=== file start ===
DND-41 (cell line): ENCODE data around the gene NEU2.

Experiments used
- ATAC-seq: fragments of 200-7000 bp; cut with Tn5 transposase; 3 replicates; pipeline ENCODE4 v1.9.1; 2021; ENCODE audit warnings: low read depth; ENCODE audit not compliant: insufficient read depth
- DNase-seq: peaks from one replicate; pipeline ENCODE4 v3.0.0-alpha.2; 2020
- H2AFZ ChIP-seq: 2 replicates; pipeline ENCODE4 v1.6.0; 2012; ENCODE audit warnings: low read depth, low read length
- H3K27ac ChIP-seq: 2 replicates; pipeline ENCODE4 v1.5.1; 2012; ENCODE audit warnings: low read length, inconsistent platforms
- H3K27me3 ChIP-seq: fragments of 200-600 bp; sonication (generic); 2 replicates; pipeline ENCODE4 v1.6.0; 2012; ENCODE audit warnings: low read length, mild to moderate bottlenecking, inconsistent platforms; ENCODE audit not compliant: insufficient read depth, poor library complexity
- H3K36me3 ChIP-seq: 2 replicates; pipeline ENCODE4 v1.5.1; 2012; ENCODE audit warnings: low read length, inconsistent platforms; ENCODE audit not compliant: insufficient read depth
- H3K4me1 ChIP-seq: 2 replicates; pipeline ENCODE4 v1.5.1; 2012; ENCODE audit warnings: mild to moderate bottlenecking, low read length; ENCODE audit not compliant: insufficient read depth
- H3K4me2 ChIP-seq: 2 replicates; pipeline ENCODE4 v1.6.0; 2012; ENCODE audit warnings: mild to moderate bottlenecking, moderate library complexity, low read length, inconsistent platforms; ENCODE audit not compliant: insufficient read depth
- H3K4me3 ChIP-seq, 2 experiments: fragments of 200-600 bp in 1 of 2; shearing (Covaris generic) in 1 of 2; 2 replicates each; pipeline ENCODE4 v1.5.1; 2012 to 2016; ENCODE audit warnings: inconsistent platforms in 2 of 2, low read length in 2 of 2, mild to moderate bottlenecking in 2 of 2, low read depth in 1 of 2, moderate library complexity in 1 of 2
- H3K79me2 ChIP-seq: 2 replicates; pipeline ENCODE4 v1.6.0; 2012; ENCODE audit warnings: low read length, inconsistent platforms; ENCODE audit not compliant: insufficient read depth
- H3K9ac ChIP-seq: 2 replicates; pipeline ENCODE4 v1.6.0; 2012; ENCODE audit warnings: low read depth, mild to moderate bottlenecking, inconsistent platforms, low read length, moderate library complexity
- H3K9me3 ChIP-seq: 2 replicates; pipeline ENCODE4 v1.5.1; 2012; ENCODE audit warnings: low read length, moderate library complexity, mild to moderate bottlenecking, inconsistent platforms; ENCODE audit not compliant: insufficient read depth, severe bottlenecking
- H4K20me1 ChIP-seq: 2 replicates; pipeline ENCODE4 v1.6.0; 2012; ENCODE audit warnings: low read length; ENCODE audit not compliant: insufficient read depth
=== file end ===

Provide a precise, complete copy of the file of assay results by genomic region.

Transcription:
DND-41 (cell line): ENCODE data around the gene NEU2.

Experiments used
- ATAC-seq: fragments of 200-7000 bp; cut with Tn5 transposase; 3 replicates; pipeline ENCODE4 v1.9.1; 2021; ENCODE audit warnings: low read depth; ENCODE audit not compliant: insufficient read depth
- DNase-seq: peaks from one replicate; pipeline ENCODE4 v3.0.0-alpha.2; 2020
- H2AFZ ChIP-seq: 2 replicates; pipeline ENCODE4 v1.6.0; 2012; ENCODE audit warnings: low read depth, low read length
- H3K27ac ChIP-seq: 2 replicates; pipeline ENCODE4 v1.5.1; 2012; ENCODE audit warnings: low read length, inconsistent platforms
- H3K27me3 ChIP-seq: fragments of 200-600 bp; sonication (generic); 2 replicates; pipeline ENCODE4 v1.6.0; 2012; ENCODE audit warnings: low read length, mild to moderate bottlenecking, inconsistent platforms; ENCODE audit not compliant: insufficient read depth, poor library complexity
- H3K36me3 ChIP-seq: 2 replicates; pipeline ENCODE4 v1.5.1; 2012; ENCODE audit warnings: low read length, inconsistent platforms; ENCODE audit not compliant: insufficient read depth
- H3K4me1 ChIP-seq: 2 replicates; pipeline ENCODE4 v1.5.1; 2012; ENCODE audit warnings: mild to moderate bottlenecking, low read length; ENCODE audit not compliant: insufficient read depth
- H3K4me2 ChIP-seq: 2 replicates; pipeline ENCODE4 v1.6.0; 2012; ENCODE audit warnings: mild to moderate bottlenecking, moderate library complexity, low read length, inconsistent platforms; ENCODE audit not compliant: insufficient read depth
- H3K4me3 ChIP-seq, 2 experiments: fragments of 200-600 bp in 1 of 2; shearing (Covaris generic) in 1 of 2; 2 replicates each; pipeline ENCODE4 v1.5.1; 2012 to 2016; ENCODE audit warnings: inconsistent platforms in 2 of 2, low read length in 2 of 2, mild to moderate bottlenecking in 2 of 2, low read depth in 1 of 2, moderate library complexity in 1 of 2
- H3K79me2 ChIP-seq: 2 replicates; pipeline ENCODE4 v1.6.0; 2012; ENCODE audit warnings: low read length, inconsistent platforms; ENCODE audit not compliant: insufficient read depth
- H3K9ac ChIP-seq: 2 replicates; pipeline ENCODE4 v1.6.0; 2012; ENCODE audit warnings: low read depth, mild to moderate bottlenecking, inconsistent platforms, low read length, moderate library complexity
- H3K9me3 ChIP-seq: 2 replicates; pipeline ENCODE4 v1.5.1; 2012; ENCODE audit warnings: low read length, moderate library complexity, mild to moderate bottlenecking, inconsistent platforms; ENCODE audit not compliant: insufficient read depth, severe bottlenecking
- H4K20me1 ChIP-seq: 2 replicates; pipeline ENCODE4 v1.6.0; 2012; ENCODE audit warnings: low read length; ENCODE audit not compliant: insufficient read depth